Plasmid transfection

For the overexpression of SND1-IT1 and USP3, the full-length sequences were separately synthesized and sub-cloned into pcDNA3.1 vectors. Empty pcDNA3.1 vector was utilized as the negative control (NC). MiR-1245b-5p was overexpressed using miR-1245b-5p mimics. For the inhibition of DDX54 and SND1-IT1, specific small interfering RNAs (siRNAs) were respectively synthesized and established with non-targeting siRNA (si-NC) as NC.

Bioinformatics analysis

GEO database is a public functional genomics data repository supporting MIAME-compliant data submissions. GEO database (GSE153413) was used in our study to explore lncRNAs significantly overexpressed in exosomes from the plasma of GC patients. UALCAN database (http://ualcan.path.uab.edu/index.html) is a web resource for the analysis of cancer OMICS data, which was utilized in our study to predict the expressions of ZNF529-AS1, LIMD1-AS1, LINC00837, SND1-IT1, VWA8-AS1, LINC01005, ST20-AS1, LINC00511 and LINC01266 in stomach adenocarcinoma (STAD). StarBase (https://rna.sysu.edu.cn/encori/index.php) is designed to decode the interaction networks; it was used in our study to predict the miRNAs binding to SND1-IT1, mRNAs binding to miR-1245b-5p and their expressions, RBPs binding to both SND1-IT1 and USP3 and interaction between DDX54 and USP3 3′UTR. BioGRID (https://thebiogrid.org/) is an online interaction repository with data compiled through comprehensive curation efforts, which was used to predict the proteins interacting with USP3.

Quantitative polymerase chain reaction (q-PCR)

The RNA expressions of SND1-IT1, VWA8-AS1, LINC00511, matrix metallopeptidase 2 (MMP2), matrix metallopeptidase 9 (MMP9), miR-873-3p, miR-1245b-5p, USP3, IGF2BP1, TKT, DDX54, β-actin and SNAIL1 were detected by q-PCR. Total RNA was extracted from GC cell lines using Trizol. Afterwards, the extracted RNAs were converted into 1μL complementary DNA (cDNA) through reverse transcription reaction with the adoption of PrimeScript™ RT reagent kit. Subsequently, q-PCR was conducted using SYBR Green PCR Master Mix. The results were calculated based on 2−∆∆Ct. GAPDH was utilized as internal reference. The primers used in the assays were supplemented.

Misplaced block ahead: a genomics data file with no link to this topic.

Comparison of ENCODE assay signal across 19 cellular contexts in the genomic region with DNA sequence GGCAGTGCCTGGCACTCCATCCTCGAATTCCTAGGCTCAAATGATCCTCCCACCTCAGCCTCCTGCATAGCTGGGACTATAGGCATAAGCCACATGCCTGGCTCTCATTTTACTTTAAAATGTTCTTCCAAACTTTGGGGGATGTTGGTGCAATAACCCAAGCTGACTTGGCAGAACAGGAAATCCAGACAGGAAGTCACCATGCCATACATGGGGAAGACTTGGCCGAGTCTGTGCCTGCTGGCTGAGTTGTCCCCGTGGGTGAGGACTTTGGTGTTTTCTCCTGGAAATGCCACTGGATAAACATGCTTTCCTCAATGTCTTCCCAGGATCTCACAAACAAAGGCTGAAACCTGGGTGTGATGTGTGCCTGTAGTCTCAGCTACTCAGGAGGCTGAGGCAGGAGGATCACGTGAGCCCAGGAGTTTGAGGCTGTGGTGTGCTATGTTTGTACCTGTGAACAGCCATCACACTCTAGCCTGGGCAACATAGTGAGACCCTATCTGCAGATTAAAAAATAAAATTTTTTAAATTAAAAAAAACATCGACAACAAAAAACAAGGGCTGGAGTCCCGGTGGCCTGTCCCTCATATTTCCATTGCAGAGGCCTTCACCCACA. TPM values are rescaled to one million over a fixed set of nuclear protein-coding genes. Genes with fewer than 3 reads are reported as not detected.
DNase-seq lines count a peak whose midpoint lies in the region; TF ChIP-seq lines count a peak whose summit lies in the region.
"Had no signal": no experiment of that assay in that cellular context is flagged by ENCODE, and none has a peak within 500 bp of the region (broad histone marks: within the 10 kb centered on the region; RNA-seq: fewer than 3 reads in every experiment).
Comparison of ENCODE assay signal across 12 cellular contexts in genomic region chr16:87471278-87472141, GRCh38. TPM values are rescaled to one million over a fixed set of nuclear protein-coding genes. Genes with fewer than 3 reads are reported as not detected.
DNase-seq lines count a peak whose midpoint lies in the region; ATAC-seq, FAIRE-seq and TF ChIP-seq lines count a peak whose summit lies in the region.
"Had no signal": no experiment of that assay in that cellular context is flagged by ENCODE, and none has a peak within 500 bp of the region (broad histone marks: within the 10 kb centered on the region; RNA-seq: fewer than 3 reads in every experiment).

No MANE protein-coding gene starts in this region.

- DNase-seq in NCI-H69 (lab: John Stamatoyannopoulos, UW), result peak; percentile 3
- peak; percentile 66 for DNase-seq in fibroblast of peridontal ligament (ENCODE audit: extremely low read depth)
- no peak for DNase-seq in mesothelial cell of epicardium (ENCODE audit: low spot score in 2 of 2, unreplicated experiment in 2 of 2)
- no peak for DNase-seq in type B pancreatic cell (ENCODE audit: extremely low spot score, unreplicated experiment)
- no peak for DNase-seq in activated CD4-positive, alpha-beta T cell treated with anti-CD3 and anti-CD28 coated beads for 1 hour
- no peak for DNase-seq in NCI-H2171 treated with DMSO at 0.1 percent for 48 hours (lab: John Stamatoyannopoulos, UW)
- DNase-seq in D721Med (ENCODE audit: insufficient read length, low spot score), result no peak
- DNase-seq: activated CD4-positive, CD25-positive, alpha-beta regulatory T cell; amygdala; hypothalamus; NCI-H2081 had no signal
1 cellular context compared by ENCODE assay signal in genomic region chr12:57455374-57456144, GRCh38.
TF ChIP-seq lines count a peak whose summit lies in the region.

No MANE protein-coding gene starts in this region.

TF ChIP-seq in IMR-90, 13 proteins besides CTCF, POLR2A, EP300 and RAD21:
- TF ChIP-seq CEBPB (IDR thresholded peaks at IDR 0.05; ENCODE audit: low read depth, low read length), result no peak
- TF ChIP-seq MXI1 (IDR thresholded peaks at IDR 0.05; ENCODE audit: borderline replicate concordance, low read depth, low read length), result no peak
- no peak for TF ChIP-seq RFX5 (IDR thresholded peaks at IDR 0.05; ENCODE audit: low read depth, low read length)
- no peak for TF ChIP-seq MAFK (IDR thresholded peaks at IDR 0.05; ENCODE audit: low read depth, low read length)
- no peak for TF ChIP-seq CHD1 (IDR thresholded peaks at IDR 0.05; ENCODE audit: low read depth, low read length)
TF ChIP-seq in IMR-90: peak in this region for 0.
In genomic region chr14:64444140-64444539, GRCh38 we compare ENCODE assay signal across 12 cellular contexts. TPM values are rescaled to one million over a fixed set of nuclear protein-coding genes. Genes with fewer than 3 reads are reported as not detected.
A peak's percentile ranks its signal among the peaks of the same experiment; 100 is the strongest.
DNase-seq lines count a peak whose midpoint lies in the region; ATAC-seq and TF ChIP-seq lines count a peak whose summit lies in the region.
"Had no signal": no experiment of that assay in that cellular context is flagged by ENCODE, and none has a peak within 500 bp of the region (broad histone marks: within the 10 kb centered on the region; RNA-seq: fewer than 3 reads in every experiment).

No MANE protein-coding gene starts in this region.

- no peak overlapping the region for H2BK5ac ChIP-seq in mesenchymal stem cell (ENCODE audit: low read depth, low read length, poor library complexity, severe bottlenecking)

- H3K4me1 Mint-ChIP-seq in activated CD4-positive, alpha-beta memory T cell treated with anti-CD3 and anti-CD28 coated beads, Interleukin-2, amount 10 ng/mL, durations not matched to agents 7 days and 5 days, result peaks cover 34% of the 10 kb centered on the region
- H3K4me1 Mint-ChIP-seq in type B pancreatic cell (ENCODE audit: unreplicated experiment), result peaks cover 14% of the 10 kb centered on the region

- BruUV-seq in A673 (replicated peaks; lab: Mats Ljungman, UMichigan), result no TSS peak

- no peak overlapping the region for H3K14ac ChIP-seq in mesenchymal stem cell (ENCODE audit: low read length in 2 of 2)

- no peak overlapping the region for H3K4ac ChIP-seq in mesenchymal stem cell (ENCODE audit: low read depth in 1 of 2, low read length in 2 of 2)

Western blot

Western blot was conducted to estimate the protein levels of CD63, CD81, CD9, DDX54, ISLR, SNAIL1, CHEK1, β-actin and USP3. Total protein extracted from GC cell lines was subjected to isolation using RIPA buffer, followed by being separated via sodium dodecyl sulfate–polyacrylamide gel electrophoresis (SDS-PAGE). Subsequently, the samples were transferred to polyvinylidene fluoride (PVDF) membranes and blocked in 5% skim milk. The membranes were then cultivated with primary antibodies overnight at 4 °C. After being washed in TBST, the samples were incubated with the secondary antibodies. Finally, the results were visualized by enhanced chemiluminescence (ECL) substrate.

Transwell assay

Transwell assays were conducted for the evaluation of GC cell migration and invasion. Transfected cells were planted into the upper chambers of 24-well transwell chambers at a density of 2 × 104 cells per well. The chambers coated with Matrigel were applied for the implementation of invasion assay while ones without Matrigel for migration assay. Complete medium was added into the lower chambers. Twenty-four hours later, cells in the upper chambers were abraded with caution using a cotton swab and cells in the lower chambers were fixed in methanol solution for 15 min. Crystal violet was adopted to stain the membranes for 10 min. The invaded or migrated cells were observed and calculated under a microscope (10 × 10).

RNA-binding protein immunoprecipitation (RIP) assay

RIP assay was performed using Magna RIP™ RNA-Binding Protein Immunoprecipitation Kit. To set up immunoglobulin G (IgG), Argonaute 2 (AGO2) and DDX54 groups, 50 μg Protein A/G Agarose magnetic beads were incubated with the antibodies against AGO2, IgG and DDX54 overnight at 4 °C through rotation. 6 × 107 gastric cells were collected, followed by lysis in Immunoprecipitation (IP) Lysis Buffer (Beyotime Biotechnology Co., LTD). 100μL lysis buffer was added to IgG and DDX54 groups respectively, and 10 μL to the Input group. Next, lysates were cultured with anti-DDX54 antibody and anti-IgG antibody (Abcam) overnight at 4 °C in rotation. Finally, the Imprint® RNA Immunoprecipitation Kit (RIP-12RXN, Sigma-Aldrich, USA) was employed to purify and extract the RNA precipitates.

RNA pull-down assay

In brief, a single biotinylated desthiobiotinylated cytidine was attached to 3′end of RNAs (SND1-IT1, miR-1245b-5p and USP 3′UTR). After reaching a final concentration of 20 nmol/L, the biotinylated RNAs were subjected to co-cultivation with streptavidin-coated magnetic beads (Ambion, Life Technologies). Afterwards, the beads were incubated with the cell lysate. Western blot and qRT-PCR was performed to analyze the abundance of DDX54 in bound fractions after the pull-down of biotin-coupled RNA complex.